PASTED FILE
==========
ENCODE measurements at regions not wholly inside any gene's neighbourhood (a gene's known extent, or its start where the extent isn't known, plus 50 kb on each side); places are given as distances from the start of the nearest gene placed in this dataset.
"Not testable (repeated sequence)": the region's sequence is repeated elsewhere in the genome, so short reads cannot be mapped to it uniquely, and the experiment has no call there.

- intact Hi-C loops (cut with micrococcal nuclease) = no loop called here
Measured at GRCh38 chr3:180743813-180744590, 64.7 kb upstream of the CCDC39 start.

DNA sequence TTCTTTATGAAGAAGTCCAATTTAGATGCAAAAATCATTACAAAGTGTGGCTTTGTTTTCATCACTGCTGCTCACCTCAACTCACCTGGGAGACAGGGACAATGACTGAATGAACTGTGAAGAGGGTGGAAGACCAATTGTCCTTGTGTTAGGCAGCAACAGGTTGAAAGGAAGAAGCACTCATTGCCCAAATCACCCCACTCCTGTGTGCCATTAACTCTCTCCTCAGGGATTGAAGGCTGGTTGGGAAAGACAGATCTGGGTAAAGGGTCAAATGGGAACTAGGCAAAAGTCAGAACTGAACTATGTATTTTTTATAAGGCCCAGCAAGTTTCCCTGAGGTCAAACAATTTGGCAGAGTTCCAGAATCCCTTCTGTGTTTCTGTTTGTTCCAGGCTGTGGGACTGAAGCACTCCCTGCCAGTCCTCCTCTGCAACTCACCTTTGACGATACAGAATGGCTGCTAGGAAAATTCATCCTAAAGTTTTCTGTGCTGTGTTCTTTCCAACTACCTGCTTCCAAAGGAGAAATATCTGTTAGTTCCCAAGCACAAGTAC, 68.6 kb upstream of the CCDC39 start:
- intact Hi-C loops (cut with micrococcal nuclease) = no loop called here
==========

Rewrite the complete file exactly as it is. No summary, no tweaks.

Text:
ENCODE measurements at regions not wholly inside any gene's neighbourhood (a gene's known extent, or its start where the extent isn't known, plus 50 kb on each side); places are given as distances from the start of the nearest gene placed in this dataset.
"Not testable (repeated sequence)": the region's sequence is repeated elsewhere in the genome, so short reads cannot be mapped to it uniquely, and the experiment has no call there.

- intact Hi-C loops (cut with micrococcal nuclease) = no loop called here
Measured at GRCh38 chr3:180743813-180744590, 64.7 kb upstream of the CCDC39 start.

DNA sequence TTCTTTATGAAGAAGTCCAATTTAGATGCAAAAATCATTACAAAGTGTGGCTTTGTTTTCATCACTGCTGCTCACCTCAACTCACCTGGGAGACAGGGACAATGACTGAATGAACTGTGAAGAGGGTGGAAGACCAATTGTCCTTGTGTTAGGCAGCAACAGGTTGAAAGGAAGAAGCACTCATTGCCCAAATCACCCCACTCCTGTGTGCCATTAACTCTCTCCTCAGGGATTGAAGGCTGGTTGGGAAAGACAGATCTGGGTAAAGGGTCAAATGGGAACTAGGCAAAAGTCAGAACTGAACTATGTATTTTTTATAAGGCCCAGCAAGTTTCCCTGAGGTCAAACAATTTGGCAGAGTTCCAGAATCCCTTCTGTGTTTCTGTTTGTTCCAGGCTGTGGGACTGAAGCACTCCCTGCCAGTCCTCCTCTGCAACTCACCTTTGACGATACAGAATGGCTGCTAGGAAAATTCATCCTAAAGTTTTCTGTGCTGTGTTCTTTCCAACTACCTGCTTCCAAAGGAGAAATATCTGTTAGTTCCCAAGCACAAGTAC, 68.6 kb upstream of the CCDC39 start:
- intact Hi-C loops (cut with micrococcal nuclease) = no loop called here